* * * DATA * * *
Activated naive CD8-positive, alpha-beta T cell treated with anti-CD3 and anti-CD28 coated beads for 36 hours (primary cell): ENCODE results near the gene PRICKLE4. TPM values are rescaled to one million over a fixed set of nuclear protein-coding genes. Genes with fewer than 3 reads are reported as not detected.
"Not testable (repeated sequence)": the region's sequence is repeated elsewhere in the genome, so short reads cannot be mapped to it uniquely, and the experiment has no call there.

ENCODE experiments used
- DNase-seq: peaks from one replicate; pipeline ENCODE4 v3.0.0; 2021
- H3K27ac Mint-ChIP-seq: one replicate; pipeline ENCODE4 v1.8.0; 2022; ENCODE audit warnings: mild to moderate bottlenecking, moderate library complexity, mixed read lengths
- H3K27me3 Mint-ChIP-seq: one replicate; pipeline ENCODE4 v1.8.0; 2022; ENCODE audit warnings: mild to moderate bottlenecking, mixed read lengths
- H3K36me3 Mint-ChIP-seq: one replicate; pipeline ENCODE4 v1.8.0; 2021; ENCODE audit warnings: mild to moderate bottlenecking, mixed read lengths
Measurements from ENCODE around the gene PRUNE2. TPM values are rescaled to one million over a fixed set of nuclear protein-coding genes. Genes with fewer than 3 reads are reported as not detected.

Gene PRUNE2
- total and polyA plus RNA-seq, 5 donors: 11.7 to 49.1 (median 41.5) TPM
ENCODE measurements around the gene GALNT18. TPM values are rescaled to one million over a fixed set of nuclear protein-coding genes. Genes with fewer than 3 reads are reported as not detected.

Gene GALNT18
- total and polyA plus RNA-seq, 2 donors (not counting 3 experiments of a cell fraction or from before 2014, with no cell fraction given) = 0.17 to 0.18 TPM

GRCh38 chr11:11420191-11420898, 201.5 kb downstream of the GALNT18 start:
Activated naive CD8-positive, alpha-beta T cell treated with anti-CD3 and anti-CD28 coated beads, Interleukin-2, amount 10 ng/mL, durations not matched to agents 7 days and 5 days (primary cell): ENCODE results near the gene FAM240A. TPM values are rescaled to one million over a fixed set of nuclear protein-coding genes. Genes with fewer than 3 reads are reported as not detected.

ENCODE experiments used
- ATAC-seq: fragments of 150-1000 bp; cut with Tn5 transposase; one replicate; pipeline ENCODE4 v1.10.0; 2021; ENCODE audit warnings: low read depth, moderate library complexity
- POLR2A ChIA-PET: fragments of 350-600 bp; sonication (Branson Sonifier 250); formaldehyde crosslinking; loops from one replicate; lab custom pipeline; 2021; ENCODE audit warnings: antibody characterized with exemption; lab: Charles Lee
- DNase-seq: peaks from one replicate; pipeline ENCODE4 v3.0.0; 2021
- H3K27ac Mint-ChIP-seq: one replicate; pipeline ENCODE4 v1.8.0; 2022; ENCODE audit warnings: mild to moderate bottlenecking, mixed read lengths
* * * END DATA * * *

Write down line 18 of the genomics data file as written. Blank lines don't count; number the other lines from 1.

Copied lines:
- POLR2A ChIA-PET: fragments of 350-600 bp; sonication (Branson Sonifier 250); formaldehyde crosslinking; loops from one replicate; lab custom pipeline; 2021; ENCODE audit warnings: antibody characterized with exemption; lab: Charles Lee